Taff minewater given clear bill of health
The Taff Merthyr Minewater Treatment Scheme in South Wales, developed and operated by Parsons Brinkerhoff, has seen levels of iron in the Taff Bargoed Valley, South Wales, fall by 97 per cent - clear proof of the scheme's success.
The minewater emanating from the disused coalmine contains the characteristic red iron ochre. Treatment comprises five streams of tiered reedbeds, each preceded by a settlement lagoon. Minewater is collected and directed via a pumping station to the settlement lagoons, that retain the minewater for a minimum of 24 hours. At this stage a large amount of the iron ochre drops out of solution and settles. The subsequent reedbeds then act as a final polishing system to further reduce the iron ochre content.
The reedbeds were created on the cleared site and are earth-bottomed ponds with earth bunds at the edges. A concrete wier controls the minewater entry and exit to the reedbed and evenly diverts the water from the previous reedbed/settlement lagoons, and then into the next bed. This prevents short-circuiting of the system, maximising the settlement, retention time and efficiency of the reeds. The concrete weirs incorporate a cascade to aerate the minewater. This action encourages the iron to fall out of solution.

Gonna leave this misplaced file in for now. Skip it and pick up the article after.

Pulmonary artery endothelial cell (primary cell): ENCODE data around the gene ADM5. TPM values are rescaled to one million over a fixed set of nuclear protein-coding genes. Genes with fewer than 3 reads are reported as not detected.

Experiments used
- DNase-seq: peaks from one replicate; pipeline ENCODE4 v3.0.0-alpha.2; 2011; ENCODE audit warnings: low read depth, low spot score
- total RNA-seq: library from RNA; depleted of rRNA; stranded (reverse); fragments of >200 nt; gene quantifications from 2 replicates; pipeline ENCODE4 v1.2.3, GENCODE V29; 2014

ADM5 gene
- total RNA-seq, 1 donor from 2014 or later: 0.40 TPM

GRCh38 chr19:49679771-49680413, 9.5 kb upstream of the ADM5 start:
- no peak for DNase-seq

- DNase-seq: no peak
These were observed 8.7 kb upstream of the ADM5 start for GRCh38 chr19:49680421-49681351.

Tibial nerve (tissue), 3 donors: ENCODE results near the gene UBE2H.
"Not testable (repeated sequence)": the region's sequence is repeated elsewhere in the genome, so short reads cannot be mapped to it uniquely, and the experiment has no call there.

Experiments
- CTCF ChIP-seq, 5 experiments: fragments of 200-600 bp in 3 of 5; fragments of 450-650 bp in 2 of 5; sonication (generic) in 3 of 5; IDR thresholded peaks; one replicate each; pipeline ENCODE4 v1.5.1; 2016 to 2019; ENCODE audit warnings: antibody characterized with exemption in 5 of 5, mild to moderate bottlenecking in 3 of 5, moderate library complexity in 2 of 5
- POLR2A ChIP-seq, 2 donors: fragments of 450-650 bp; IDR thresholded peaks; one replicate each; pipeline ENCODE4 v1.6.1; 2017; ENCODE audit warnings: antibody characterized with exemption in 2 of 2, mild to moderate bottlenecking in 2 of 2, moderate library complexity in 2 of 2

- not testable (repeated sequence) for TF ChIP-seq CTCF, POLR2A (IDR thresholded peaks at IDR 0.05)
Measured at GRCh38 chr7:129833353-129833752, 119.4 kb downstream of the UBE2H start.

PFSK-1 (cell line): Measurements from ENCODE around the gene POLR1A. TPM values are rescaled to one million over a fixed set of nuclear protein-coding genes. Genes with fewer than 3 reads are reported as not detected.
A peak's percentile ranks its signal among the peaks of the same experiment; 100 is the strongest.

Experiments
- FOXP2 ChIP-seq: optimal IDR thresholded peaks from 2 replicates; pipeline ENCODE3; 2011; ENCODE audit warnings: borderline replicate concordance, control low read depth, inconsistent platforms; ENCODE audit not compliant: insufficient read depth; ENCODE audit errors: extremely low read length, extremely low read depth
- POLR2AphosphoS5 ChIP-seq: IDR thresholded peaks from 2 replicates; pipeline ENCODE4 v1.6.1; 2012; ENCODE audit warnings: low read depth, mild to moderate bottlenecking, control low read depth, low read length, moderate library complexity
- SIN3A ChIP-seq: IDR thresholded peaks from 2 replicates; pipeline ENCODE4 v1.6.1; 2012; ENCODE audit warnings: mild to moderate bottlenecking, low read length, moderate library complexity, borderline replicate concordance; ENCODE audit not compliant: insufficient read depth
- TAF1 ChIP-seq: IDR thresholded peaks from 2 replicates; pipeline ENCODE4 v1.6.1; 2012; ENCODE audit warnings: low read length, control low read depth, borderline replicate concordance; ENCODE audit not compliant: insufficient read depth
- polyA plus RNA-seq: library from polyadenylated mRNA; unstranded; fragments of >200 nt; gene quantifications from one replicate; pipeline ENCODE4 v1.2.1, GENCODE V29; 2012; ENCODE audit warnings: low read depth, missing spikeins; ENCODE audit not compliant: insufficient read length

As the reeds become established, the quality of the resultant river water will
improve still further. At the maximum expected deposition rates of the iron
ochre within the reedbed, the settlement lagoons will need to be cleaned every
five years. While
each reed bed is expected to continue to function well for up to 25 years, before it is replaced.